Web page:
Mexico: drug lord arrested in 900 murders trained with Guatemala’s Kaibiles

Police in Mexico City announced the arrest of Óscar Osvaldo García Montoya, AKA “El Compayito” on Aug. 11—purported leader of “La Mano con Ojos” (Hand with Eyes) criminal organization, who is accused in some 900 killings. The raid was carried out by police from the Federal District and México state, with intelligence provided by the Prosecutor General of the Republic (PGR). El Compayito, originally from Sinaloa, is said to have started his career as a sicario (hitman) for the Beltrán Leyva cartel before breaking off to form his own organization. His collaborators in the Beltran-Leyva cartel were named as Edgar Valdés AKA “La Barbie” and Gerardo Álvarez AKA “El Indio”—who was detained last year, and also said to be fighting his former Beltran-Leyva masters. El Compayito is a deserter from the Mexican navy, where he had achieved the rank of corporal and trained with Guatemala’s elite military force, the Kaibiles.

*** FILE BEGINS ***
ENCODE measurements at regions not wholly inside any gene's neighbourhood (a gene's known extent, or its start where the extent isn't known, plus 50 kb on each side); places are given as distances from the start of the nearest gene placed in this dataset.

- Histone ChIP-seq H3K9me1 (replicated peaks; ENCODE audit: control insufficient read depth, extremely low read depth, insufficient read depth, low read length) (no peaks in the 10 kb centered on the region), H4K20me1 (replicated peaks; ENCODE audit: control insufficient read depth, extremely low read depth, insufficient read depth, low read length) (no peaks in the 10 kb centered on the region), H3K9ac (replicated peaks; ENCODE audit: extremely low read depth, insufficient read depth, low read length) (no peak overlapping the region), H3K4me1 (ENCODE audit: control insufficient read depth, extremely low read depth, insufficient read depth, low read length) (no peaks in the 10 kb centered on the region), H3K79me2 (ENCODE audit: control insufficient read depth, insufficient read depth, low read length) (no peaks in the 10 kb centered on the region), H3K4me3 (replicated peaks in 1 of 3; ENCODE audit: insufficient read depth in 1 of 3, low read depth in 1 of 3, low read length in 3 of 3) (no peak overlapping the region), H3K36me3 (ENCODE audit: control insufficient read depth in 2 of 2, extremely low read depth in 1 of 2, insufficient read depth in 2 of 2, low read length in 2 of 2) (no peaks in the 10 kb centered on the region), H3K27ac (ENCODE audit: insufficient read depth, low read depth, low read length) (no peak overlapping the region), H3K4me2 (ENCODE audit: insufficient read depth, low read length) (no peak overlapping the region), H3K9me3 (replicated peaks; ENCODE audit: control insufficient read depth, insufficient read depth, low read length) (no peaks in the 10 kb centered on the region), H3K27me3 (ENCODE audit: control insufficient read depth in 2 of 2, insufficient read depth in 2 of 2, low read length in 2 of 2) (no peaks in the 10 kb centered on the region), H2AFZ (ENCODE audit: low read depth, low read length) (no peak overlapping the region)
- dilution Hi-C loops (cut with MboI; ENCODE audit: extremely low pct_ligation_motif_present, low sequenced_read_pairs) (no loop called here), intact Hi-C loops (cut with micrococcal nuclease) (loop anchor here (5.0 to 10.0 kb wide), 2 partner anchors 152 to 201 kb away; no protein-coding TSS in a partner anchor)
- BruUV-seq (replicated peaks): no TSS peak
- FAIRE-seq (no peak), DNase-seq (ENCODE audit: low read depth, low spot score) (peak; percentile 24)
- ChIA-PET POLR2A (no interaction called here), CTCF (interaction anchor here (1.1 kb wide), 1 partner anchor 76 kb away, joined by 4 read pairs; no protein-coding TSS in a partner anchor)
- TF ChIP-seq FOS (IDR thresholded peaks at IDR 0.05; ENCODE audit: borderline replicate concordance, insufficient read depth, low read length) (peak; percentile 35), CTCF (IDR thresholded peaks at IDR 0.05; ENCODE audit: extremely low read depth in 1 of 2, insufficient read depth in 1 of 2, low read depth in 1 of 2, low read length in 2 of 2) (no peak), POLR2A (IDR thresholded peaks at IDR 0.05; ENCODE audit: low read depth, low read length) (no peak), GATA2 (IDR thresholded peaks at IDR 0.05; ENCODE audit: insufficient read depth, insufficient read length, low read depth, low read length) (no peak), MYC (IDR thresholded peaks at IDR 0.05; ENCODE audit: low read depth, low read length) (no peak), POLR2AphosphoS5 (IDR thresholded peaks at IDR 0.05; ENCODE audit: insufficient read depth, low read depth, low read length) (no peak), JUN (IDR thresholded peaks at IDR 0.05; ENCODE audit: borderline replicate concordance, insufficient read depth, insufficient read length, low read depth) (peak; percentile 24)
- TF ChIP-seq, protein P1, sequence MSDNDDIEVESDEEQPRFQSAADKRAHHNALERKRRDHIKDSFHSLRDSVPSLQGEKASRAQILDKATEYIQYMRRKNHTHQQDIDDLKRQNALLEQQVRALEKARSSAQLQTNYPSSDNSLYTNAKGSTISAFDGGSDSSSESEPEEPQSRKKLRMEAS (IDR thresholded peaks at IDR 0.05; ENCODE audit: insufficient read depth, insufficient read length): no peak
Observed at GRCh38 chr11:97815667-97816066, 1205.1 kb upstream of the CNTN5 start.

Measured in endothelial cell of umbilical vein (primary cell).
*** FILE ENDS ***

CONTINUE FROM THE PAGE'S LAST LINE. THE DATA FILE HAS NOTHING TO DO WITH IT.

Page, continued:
Police initially raided the wrong house in the Federal District’s Tlalpan delegation in the hunt for El Compayito. Renowned poet Efraín Bartolomé was at home with his family when masked gunmen barged in. Bartolomé was slapped as a masked officer screamed “Where are the weapons?” The squad then held the household at gunpoint as they searched the premises for some 40 minutes before leaving with no explanation. México state Prosecutor General Alfredo Castillo later apologized to the family and admitted that “some errors” had been made during the operation. (Notimex, AP, AFP, Ré, Aug. 11)

See our last post on Mexico’s narco wars.

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  1. Mexico rights body alleges regular police misconduct
    Mexico’s National Human Rights Commission (CNDH) on Aug. 12 released a report contending that military and law enforcement officials routinely conduct illegal searches in their efforts to combat the country’s narcotics trade. The report describes a “systematic pattern” of coercive, threatening and physically abusive behavior, often accompanied by property damage, theft and evidence tampering. Documented complaints of human rights violations allegedly committed by authorities rose from 234 in 2006 to 964 in 2008, the same year a law was enacted easing requirements for search warrants. Per the report’s projections, such complaints are expected to surpass 1,000 by the close of this year. (Jurist, Aug. 13)

    See our last post on Mexico’s human rights crisis.